Nokia President and CEO Stephen Elop introduces the Lumia 900 smartphone during a CES news conference in Las Vegas.
Not too long ago Nokia was the largest tech company in Europe. Its market cap rivaled Microsoft's. It helped create the mobile phone industry as we know it. But the emergence of a new generation of smartphones — led by Apple's iPhone and Android-based offerings from Samsung, HTC and others — left Nokia behind.
Now Nokia, with the help of Microsoft, is trying to force its way back into the North American smartphone market. At the Consumer Electronics show in Las Vegas, Nokia said it will begin selling a new Microsoft Windows phone on T-Mobile on Wednesday — and is unveiling the high-speed Lumia 900 this week.
The Lumia 900 will be launched exclusively on AT&T and will take advantage of that carrier's new high-speed 4G LTE network. Executives at Nokia have to hope this represents a turning point for the company.
Nokia spent billions on research. Just a decade ago Nokia's dominance seemed unassailable, but the last five years have not been kind to the Finnish mobile phone icon.
As Nokia struggled to catch up with consumer tastes, the company's research and partnerships with other giants like Intel failed to bear fruit. And in late 2010 the company's board hired a former Microsoft executive, Stephen Elop, to try to turn the firm around.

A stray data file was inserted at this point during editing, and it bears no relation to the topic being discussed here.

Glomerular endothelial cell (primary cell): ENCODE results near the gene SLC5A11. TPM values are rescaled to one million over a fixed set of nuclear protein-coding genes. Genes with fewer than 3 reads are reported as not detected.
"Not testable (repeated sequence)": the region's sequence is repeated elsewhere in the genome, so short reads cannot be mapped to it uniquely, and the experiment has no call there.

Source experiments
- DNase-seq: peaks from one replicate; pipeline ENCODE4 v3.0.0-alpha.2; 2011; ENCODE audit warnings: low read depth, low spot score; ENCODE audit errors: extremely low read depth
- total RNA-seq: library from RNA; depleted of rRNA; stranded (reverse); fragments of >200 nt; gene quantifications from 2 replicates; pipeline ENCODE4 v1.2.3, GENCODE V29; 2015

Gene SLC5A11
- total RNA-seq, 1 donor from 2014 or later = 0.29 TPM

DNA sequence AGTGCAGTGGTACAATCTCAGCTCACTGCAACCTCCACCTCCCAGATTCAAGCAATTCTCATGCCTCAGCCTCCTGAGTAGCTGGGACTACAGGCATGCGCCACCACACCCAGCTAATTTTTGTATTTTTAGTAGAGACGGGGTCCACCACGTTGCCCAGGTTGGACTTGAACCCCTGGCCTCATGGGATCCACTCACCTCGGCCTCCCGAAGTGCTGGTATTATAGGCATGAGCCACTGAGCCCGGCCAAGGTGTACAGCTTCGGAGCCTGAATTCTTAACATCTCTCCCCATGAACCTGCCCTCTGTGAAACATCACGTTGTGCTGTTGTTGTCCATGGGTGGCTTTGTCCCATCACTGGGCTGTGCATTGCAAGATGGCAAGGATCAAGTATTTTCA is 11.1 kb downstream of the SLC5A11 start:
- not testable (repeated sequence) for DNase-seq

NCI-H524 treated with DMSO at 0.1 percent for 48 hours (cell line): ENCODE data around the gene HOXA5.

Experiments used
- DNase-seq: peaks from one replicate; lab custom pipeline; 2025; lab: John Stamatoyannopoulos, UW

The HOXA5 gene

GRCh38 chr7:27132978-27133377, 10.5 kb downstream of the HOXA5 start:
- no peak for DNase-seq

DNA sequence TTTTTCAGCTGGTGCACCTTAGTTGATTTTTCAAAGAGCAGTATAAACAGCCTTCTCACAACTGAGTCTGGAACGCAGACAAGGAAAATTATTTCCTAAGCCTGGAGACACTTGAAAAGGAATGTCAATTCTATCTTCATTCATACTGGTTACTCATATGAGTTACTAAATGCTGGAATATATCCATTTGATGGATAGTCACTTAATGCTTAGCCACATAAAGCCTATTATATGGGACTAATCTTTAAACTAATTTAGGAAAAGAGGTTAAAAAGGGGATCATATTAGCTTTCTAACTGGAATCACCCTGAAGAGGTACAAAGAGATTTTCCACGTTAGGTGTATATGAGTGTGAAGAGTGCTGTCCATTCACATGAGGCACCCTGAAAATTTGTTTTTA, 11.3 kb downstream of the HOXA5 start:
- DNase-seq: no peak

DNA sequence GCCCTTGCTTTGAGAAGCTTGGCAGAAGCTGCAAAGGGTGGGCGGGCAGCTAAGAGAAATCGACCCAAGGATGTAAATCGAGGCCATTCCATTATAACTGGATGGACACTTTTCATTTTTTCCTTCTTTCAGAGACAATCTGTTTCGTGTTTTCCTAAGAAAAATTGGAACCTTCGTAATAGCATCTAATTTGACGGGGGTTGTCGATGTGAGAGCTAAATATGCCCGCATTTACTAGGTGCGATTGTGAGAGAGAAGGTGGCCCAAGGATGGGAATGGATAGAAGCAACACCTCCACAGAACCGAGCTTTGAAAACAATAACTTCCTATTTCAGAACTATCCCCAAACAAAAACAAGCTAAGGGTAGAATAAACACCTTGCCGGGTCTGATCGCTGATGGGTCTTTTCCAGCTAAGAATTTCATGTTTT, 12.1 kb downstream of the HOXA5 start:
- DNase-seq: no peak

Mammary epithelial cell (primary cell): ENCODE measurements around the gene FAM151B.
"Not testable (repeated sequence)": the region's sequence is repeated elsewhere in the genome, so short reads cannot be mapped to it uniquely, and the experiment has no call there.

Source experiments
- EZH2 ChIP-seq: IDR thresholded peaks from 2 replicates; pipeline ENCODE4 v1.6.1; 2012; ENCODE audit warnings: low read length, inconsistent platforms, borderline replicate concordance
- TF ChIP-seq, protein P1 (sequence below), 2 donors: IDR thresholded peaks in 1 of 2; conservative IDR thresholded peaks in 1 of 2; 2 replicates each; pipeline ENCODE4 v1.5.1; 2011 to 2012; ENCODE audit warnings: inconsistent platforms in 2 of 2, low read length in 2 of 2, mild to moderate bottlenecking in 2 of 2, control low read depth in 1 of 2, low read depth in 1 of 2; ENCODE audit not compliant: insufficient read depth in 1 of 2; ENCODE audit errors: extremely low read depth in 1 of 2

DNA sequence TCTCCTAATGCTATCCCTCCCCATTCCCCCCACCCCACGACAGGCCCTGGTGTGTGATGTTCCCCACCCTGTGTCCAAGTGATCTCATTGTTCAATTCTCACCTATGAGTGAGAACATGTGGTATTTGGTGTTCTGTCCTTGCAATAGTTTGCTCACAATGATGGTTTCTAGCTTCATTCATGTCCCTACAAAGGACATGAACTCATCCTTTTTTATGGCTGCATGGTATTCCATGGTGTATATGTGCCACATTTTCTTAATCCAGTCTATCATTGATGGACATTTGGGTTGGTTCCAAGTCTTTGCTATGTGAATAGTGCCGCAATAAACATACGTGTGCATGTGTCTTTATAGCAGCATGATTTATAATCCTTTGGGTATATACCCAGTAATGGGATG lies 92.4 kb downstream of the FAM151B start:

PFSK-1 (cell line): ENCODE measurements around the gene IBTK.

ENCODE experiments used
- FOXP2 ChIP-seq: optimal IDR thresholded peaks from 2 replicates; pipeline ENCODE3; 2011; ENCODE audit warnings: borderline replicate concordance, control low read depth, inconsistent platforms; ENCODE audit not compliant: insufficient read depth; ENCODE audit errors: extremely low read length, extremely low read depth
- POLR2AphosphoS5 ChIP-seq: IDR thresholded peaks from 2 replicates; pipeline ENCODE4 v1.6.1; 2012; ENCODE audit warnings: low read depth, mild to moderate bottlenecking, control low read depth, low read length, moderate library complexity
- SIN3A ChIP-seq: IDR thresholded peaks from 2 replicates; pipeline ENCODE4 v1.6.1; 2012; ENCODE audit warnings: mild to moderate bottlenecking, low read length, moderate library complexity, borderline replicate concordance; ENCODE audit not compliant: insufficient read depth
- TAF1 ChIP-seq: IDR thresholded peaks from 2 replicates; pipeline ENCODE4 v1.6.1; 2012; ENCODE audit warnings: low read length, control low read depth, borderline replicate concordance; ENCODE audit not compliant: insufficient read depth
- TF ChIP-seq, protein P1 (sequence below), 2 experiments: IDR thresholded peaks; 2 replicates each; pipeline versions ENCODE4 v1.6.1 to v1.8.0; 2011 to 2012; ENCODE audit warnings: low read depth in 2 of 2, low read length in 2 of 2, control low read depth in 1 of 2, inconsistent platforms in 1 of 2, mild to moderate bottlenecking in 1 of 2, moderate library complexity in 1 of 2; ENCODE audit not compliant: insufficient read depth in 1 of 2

Elop decided last year to abandon Nokia's own smartphone operating system, comparing it to a burning oil platform in the North Sea. He said the company's predicament reminded him of an oil worker trapped in a disaster:
"In mere moments, he was surrounded by flames. Through the smoke and heat, he barely made his way out of the chaos to the platform's edge. When he looked down over the edge, all he could see were the dark, cold, foreboding Atlantic waters.
"As the fire approached him, the man had mere seconds to react. He could stand on the platform, and inevitably be consumed by the burning flames. Or, he could plunge 30 meters in to the freezing waters. The man was standing upon a 'burning platform,' and he needed to make a choice."
So Nokia jumped. It decided to commit the company to building new phones based on Microsoft's Windows operating system. Microsoft — like Nokia — had been left behind in the smartphone market after a series of false starts. Microsoft's market share was virtually non-existent.
After announcing the switch to Windows, sales of existing Nokia smartphones collapsed. It has taken nearly a year to bring new Microsoft-powered phones to market in the United States. In the meantime Nokia has been stuck — metaphorically at least — struggling to keep its head above water in the frigid North Atlantic.